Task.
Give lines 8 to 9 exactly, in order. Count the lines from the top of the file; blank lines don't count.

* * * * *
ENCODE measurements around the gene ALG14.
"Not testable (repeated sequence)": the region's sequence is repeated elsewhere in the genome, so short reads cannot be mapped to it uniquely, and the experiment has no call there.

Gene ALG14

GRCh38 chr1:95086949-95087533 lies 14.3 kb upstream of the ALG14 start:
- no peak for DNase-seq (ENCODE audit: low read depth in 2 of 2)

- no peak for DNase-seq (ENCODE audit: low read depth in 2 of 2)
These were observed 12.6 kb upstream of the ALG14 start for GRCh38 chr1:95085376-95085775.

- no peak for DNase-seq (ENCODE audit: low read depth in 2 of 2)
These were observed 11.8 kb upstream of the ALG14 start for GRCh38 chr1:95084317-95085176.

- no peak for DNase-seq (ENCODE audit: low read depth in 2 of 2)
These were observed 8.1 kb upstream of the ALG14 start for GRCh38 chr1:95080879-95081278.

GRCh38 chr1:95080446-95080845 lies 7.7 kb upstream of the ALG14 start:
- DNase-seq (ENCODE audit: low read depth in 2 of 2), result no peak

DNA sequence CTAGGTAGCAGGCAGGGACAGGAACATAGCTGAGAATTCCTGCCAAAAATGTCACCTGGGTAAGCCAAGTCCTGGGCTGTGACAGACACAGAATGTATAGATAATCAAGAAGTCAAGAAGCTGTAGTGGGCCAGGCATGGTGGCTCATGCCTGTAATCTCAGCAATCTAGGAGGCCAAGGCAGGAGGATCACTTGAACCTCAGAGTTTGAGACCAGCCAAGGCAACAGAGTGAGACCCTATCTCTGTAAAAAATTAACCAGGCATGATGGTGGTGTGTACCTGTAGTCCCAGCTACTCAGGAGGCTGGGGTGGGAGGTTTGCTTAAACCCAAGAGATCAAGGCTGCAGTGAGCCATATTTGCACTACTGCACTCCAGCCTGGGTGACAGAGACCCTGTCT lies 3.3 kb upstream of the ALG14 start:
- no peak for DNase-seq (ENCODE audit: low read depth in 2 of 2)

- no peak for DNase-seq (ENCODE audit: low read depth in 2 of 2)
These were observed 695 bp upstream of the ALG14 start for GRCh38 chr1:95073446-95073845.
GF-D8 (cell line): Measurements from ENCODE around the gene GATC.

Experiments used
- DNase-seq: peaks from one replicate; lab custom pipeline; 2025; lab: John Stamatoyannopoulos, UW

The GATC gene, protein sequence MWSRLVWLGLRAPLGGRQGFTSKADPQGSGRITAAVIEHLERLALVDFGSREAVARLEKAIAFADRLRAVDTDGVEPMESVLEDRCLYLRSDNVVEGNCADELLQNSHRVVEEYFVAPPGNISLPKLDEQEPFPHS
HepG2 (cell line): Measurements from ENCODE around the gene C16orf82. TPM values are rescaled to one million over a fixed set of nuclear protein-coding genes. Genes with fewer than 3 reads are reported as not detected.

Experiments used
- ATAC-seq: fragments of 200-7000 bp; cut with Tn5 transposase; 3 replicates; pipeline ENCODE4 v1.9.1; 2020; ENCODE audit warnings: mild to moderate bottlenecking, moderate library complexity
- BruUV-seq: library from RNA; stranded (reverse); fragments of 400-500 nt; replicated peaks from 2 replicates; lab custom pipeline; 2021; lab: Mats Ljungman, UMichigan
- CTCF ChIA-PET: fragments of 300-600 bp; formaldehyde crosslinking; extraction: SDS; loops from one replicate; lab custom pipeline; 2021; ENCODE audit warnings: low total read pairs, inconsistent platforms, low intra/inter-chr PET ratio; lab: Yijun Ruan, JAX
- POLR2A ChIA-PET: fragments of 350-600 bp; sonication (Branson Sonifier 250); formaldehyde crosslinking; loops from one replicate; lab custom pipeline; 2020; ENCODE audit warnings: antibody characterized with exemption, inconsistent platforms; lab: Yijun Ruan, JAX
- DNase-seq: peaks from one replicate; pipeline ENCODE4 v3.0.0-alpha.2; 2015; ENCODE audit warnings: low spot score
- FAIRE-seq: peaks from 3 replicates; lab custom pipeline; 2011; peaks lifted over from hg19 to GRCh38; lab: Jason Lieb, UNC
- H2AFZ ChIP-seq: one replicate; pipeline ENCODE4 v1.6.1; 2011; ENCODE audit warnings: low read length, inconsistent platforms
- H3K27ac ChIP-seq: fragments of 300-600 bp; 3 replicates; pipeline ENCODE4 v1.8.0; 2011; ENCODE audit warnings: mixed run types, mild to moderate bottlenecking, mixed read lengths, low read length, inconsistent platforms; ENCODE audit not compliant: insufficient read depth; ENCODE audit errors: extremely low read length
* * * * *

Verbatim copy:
- no peak for DNase-seq (ENCODE audit: low read depth in 2 of 2)
These were observed 11.8 kb upstream of the ALG14 start for GRCh38 chr1:95084317-95085176.